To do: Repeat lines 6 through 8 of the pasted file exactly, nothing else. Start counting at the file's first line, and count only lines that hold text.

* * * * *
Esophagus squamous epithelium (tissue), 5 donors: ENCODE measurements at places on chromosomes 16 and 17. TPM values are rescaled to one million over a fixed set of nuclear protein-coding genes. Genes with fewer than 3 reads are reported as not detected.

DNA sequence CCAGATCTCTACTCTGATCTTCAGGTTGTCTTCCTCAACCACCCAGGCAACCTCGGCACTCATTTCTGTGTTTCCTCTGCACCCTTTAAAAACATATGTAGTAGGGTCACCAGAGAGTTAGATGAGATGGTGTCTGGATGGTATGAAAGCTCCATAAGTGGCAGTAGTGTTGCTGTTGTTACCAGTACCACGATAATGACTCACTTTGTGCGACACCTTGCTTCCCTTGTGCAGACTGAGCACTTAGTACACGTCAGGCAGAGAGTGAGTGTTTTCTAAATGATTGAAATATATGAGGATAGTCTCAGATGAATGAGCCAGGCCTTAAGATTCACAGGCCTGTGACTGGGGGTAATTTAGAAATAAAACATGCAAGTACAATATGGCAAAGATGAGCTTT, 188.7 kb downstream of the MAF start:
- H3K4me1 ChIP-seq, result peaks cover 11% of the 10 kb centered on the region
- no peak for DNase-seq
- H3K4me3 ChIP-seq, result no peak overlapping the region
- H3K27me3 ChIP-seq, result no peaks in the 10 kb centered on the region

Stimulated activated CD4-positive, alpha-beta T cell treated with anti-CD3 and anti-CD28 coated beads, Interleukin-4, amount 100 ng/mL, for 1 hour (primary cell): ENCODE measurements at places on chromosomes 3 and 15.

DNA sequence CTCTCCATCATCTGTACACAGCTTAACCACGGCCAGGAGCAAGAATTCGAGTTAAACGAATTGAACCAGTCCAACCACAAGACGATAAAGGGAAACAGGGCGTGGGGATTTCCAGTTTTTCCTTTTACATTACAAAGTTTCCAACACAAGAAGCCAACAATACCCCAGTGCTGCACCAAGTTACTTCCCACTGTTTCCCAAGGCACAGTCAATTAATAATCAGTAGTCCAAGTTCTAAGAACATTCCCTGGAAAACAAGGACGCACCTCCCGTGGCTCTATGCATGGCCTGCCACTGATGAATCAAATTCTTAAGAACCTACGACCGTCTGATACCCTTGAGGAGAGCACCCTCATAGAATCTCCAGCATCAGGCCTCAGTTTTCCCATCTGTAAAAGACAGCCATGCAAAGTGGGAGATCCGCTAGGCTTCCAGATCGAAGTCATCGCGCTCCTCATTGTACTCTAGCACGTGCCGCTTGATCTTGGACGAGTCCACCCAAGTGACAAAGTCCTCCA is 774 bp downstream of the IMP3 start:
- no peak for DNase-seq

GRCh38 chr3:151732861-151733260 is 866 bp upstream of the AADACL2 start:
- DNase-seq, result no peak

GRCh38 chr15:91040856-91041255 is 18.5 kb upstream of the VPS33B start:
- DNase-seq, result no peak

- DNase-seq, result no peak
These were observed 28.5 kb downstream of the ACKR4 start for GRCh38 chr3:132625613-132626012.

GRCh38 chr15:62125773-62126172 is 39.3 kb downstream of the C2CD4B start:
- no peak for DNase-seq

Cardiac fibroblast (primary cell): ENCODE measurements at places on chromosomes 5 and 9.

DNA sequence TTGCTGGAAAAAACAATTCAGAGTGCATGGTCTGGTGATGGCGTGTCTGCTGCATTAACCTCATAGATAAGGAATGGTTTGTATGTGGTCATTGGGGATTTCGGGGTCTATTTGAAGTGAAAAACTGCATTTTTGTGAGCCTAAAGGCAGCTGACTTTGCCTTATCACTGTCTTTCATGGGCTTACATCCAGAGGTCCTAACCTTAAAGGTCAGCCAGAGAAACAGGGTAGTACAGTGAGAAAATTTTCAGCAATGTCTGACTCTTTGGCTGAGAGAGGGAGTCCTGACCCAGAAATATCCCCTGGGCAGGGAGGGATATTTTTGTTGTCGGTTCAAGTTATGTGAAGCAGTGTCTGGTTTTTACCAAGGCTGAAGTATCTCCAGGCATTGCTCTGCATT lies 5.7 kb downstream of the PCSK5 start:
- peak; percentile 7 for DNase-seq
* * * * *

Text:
- H3K27me3 ChIP-seq, result no peaks in the 10 kb centered on the region

Stimulated activated CD4-positive, alpha-beta T cell treated with anti-CD3 and anti-CD28 coated beads, Interleukin-4, amount 100 ng/mL, for 1 hour (primary cell): ENCODE measurements at places on chromosomes 3 and 15.

DNA sequence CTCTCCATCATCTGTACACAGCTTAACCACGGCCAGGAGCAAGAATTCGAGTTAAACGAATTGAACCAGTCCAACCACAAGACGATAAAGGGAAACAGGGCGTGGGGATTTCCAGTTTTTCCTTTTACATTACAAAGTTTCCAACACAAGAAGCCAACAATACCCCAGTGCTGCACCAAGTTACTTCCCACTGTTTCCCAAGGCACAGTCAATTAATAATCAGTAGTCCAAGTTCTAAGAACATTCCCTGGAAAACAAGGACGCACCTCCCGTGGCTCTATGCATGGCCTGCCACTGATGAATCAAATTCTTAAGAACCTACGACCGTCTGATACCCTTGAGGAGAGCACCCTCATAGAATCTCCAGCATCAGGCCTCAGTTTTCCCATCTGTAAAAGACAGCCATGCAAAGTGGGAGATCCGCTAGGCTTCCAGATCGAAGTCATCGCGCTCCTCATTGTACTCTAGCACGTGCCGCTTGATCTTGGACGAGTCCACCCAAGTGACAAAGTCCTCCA is 774 bp downstream of the IMP3 start: